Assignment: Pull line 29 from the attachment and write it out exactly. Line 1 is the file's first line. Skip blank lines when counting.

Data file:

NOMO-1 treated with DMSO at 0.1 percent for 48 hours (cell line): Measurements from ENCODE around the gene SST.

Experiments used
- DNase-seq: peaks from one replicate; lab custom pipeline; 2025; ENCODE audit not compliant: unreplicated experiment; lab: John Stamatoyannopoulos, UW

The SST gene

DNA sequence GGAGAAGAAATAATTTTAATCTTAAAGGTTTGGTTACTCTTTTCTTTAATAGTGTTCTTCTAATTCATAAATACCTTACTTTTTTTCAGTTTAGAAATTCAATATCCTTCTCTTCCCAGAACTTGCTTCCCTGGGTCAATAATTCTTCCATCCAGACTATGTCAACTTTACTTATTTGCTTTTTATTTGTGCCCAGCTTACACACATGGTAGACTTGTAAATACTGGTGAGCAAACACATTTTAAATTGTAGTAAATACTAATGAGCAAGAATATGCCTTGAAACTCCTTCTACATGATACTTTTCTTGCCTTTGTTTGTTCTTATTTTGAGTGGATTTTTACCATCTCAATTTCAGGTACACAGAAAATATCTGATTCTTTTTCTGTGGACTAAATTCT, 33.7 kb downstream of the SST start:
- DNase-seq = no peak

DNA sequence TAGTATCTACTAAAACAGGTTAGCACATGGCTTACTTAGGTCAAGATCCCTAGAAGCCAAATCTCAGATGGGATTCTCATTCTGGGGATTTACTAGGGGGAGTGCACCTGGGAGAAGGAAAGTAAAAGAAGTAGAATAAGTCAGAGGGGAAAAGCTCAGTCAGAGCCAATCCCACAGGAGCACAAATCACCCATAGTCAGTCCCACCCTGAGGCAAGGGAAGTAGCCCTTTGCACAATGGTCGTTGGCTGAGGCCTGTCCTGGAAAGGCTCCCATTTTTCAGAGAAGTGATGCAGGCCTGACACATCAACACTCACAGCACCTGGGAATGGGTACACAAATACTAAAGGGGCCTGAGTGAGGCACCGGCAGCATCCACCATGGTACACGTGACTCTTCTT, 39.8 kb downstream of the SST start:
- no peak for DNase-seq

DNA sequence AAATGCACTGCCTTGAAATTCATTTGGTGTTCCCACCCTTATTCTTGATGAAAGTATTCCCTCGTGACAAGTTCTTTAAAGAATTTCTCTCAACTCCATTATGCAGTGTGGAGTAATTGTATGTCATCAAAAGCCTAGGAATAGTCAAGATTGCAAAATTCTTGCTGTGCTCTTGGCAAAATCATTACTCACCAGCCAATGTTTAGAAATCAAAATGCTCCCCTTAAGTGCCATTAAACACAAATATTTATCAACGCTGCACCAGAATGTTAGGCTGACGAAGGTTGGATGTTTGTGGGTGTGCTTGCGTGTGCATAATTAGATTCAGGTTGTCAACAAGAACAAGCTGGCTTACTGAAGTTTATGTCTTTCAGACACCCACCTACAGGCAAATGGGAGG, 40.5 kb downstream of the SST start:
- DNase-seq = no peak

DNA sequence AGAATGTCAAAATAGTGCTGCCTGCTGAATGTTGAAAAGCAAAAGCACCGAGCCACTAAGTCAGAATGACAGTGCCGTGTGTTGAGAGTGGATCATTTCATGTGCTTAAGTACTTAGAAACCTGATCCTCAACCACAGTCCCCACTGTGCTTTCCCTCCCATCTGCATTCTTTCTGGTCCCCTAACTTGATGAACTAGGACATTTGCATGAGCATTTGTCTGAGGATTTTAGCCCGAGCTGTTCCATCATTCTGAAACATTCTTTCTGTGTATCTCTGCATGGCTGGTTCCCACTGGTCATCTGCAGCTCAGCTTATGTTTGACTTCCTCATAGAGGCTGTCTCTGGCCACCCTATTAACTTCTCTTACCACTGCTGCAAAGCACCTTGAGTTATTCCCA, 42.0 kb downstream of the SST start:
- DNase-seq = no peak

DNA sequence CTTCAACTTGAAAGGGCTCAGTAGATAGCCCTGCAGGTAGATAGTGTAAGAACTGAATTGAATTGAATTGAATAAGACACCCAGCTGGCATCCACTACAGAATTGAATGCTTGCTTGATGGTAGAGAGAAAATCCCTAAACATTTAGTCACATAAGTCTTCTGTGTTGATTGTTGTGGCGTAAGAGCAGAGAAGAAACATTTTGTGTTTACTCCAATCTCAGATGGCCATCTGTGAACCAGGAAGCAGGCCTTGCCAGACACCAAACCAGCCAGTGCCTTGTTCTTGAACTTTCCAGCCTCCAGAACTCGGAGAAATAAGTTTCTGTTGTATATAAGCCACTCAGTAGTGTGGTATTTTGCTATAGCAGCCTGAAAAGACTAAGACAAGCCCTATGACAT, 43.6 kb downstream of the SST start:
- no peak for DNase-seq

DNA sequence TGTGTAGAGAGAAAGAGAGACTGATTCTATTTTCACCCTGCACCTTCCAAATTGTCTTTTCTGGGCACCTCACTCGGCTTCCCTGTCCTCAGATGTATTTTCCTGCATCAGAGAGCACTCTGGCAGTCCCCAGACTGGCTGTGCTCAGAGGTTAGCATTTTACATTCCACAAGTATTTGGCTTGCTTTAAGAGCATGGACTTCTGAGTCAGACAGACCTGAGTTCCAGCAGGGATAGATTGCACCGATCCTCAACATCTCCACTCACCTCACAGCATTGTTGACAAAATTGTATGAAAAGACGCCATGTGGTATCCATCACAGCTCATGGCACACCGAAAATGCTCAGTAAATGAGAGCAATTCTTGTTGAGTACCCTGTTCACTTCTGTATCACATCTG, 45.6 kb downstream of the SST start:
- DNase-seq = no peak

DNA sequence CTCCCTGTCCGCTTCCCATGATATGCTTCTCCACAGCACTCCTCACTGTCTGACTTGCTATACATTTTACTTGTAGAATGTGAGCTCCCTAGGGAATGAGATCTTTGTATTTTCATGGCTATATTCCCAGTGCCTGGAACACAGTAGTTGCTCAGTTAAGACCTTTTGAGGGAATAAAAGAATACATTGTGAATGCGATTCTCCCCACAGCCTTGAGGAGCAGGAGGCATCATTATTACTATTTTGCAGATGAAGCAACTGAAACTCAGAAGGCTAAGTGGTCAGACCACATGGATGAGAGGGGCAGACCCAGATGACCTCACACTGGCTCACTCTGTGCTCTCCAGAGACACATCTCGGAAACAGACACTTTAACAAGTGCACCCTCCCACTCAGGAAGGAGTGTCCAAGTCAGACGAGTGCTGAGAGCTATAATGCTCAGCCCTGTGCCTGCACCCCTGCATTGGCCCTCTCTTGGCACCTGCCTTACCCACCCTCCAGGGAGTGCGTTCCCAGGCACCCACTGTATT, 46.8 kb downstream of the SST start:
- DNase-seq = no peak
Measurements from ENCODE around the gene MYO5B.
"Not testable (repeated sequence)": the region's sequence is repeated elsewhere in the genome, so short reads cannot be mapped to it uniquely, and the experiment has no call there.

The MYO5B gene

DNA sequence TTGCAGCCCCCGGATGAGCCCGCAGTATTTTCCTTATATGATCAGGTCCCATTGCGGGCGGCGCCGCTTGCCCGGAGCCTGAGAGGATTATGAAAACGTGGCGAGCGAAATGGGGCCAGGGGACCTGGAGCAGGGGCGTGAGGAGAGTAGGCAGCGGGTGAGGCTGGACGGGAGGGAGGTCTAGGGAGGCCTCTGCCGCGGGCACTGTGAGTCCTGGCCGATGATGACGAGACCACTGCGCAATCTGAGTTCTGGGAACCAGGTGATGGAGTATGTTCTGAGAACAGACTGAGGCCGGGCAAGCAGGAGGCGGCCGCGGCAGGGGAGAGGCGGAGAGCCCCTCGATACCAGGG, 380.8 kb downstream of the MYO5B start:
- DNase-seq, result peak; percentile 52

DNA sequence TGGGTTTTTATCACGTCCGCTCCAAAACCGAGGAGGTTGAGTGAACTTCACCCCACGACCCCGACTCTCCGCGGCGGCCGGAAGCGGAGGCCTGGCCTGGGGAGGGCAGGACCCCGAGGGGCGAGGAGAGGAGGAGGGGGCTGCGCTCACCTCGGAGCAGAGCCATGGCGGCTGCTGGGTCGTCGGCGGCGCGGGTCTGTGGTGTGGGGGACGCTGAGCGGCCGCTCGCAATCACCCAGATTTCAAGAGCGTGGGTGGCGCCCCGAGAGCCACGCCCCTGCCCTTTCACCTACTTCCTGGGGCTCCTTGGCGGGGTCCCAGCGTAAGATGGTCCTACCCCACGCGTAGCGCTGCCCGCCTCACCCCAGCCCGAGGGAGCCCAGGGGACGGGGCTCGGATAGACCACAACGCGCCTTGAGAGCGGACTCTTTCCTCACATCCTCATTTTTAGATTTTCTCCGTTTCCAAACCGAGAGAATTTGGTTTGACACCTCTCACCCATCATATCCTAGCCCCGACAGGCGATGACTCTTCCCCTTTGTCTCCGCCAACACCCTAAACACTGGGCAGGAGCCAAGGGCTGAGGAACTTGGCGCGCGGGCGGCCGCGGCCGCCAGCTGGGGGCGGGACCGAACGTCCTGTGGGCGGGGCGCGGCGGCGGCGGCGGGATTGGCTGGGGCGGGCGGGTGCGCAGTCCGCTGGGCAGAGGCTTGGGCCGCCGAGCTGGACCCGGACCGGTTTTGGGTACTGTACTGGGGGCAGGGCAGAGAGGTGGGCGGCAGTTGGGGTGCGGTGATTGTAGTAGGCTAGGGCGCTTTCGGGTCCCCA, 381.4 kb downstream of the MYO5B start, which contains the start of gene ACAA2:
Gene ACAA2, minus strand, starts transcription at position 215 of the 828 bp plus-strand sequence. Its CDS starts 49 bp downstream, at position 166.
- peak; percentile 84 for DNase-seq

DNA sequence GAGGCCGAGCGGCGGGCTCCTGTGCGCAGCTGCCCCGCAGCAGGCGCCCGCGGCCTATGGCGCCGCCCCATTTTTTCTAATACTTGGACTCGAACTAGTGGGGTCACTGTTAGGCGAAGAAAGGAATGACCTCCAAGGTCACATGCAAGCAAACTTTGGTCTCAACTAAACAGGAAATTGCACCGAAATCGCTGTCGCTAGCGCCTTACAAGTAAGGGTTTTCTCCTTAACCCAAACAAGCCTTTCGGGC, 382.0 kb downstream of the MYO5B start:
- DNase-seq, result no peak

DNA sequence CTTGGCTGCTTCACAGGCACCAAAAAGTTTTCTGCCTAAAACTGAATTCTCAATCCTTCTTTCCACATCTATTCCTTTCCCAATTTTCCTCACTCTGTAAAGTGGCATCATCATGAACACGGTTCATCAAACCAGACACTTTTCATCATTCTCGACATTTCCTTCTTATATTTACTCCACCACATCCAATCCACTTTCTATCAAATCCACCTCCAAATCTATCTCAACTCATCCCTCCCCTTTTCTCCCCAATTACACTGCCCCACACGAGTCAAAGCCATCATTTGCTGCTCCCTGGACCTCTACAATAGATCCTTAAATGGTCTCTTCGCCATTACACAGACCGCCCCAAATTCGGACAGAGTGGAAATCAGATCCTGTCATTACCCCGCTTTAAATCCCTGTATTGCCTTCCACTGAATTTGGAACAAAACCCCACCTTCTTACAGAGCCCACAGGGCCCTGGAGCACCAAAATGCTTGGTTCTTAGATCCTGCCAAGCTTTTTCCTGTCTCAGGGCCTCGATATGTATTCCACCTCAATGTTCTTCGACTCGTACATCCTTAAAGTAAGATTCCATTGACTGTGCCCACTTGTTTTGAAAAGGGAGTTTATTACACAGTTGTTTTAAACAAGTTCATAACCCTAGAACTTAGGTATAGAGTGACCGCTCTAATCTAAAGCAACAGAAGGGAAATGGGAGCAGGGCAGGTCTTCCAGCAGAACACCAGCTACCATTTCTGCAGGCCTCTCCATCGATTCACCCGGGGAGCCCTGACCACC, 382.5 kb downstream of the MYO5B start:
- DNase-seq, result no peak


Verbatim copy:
DNA sequence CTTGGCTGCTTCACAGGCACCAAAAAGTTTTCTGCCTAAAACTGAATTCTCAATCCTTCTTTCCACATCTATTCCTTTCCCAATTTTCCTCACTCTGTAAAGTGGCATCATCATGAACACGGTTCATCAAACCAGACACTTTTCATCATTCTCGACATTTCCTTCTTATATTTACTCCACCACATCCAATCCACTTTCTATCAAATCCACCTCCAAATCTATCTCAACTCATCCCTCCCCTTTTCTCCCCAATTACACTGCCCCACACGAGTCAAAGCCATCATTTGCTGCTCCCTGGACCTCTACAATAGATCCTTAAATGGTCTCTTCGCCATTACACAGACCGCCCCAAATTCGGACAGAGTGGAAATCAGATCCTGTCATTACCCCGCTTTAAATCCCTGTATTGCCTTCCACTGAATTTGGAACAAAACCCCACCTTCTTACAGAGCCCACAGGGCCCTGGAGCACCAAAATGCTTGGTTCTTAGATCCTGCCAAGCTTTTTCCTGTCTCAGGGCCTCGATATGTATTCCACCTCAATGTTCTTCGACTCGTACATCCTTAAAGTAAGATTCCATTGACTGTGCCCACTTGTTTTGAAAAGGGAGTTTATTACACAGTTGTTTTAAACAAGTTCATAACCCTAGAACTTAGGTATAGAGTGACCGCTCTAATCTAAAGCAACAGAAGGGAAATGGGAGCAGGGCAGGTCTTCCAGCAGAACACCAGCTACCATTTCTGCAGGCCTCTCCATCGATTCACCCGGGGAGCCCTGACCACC, 382.5 kb downstream of the MYO5B start: